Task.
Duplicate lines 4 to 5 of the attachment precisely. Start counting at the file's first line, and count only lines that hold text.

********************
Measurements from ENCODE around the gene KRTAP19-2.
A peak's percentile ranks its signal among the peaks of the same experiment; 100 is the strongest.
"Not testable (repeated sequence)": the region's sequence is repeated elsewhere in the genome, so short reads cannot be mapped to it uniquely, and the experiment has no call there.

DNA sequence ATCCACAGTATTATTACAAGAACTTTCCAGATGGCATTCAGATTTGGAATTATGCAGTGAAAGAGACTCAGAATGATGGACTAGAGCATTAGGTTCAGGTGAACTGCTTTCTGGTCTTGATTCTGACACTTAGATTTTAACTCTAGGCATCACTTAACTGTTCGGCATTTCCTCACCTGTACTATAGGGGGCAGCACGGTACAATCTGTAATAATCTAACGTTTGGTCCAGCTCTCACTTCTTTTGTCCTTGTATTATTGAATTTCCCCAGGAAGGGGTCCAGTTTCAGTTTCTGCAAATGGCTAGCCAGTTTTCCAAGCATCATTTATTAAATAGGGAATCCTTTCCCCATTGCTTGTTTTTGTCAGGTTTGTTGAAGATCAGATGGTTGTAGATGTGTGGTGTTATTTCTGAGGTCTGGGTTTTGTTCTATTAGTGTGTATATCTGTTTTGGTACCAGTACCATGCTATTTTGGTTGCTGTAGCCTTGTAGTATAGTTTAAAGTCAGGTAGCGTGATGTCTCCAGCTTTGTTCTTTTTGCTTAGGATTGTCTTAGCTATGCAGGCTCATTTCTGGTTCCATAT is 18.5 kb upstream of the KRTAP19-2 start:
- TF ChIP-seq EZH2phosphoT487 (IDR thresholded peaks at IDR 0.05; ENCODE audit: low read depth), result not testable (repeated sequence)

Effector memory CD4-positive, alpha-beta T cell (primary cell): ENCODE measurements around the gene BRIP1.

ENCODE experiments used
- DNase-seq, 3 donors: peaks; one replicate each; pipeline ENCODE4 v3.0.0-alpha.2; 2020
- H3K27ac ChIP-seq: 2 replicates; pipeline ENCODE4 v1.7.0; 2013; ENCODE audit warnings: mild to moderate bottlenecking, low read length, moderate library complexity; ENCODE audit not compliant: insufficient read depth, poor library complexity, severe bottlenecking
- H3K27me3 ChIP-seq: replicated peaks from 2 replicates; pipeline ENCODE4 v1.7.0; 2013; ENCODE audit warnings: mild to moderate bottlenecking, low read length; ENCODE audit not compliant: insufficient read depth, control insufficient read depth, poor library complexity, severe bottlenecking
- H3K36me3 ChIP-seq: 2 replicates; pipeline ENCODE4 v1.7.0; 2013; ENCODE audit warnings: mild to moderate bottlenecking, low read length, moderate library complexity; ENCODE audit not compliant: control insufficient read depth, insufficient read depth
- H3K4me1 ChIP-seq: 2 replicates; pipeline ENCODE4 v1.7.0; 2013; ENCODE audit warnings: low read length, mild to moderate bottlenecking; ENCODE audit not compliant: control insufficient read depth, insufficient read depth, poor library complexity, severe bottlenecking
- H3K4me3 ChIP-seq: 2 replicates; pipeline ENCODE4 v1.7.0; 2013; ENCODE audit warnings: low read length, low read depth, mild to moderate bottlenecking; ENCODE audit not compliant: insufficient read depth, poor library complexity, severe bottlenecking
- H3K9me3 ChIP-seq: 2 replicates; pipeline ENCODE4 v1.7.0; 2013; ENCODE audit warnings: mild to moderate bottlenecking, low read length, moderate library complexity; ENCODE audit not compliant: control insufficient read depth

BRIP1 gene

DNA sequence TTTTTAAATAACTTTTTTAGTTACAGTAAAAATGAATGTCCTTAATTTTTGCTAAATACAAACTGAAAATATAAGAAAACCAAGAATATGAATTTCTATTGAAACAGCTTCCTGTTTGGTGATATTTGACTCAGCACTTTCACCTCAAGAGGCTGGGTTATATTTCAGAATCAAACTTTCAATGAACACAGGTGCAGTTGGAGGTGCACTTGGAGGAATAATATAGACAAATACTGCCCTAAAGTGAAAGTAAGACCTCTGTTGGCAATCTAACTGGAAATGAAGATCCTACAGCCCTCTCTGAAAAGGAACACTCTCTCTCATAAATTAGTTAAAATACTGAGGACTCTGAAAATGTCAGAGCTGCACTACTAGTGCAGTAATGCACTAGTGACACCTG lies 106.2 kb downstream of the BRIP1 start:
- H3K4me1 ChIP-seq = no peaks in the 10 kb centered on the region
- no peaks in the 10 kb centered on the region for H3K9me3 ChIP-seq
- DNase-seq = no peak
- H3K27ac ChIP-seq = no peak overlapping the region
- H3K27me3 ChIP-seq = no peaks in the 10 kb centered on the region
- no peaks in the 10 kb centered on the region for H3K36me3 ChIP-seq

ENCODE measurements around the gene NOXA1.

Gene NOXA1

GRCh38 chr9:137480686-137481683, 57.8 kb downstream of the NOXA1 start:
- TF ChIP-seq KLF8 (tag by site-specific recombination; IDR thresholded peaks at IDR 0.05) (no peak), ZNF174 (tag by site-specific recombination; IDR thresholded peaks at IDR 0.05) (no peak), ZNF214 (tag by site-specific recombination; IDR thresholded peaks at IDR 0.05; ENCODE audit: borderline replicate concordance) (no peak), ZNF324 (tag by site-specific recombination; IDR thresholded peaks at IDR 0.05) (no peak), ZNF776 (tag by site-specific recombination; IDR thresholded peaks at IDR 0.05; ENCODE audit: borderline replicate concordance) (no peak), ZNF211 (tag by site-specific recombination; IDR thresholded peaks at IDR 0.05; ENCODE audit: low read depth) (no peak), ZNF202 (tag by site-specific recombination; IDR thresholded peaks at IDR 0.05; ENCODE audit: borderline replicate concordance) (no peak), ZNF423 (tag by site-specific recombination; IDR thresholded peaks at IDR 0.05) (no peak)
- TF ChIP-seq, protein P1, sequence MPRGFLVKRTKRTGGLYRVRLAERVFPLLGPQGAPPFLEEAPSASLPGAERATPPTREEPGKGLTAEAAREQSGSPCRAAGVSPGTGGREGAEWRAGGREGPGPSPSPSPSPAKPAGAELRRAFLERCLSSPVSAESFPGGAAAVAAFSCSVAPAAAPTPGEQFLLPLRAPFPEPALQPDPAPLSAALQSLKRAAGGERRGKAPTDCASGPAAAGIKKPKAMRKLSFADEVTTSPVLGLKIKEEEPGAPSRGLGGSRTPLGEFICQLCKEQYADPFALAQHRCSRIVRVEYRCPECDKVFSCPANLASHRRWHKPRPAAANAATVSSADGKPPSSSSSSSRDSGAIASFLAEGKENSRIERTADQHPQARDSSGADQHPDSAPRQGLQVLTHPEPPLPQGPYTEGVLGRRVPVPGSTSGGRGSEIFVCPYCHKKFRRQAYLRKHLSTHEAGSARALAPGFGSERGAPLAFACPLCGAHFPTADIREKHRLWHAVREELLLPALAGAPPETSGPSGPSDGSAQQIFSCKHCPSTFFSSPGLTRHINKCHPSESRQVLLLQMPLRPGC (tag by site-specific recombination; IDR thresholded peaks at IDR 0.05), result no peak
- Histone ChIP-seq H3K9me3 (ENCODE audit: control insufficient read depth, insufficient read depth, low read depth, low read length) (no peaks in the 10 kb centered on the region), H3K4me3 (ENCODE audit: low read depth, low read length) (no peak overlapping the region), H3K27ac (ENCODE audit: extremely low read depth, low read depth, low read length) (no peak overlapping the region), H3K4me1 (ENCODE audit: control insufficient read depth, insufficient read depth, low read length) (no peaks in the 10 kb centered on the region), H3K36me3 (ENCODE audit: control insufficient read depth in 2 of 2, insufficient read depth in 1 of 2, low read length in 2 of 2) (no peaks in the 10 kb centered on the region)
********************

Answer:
DNA sequence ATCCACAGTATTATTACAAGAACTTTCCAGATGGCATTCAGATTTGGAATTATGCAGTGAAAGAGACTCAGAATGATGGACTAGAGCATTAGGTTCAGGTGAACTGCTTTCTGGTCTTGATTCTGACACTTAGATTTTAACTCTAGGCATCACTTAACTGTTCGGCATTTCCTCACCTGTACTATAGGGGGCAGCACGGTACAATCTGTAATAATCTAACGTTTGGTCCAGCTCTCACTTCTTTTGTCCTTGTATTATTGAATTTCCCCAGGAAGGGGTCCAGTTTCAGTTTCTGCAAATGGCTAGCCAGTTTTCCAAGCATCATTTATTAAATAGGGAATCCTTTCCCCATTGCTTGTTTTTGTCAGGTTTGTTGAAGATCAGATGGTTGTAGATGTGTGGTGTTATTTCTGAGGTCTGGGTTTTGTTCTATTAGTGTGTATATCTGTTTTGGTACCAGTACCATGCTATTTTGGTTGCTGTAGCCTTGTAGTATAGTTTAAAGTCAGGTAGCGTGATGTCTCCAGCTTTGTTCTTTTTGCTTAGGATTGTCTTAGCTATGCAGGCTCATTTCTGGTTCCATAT is 18.5 kb upstream of the KRTAP19-2 start:
- TF ChIP-seq EZH2phosphoT487 (IDR thresholded peaks at IDR 0.05; ENCODE audit: low read depth), result not testable (repeated sequence)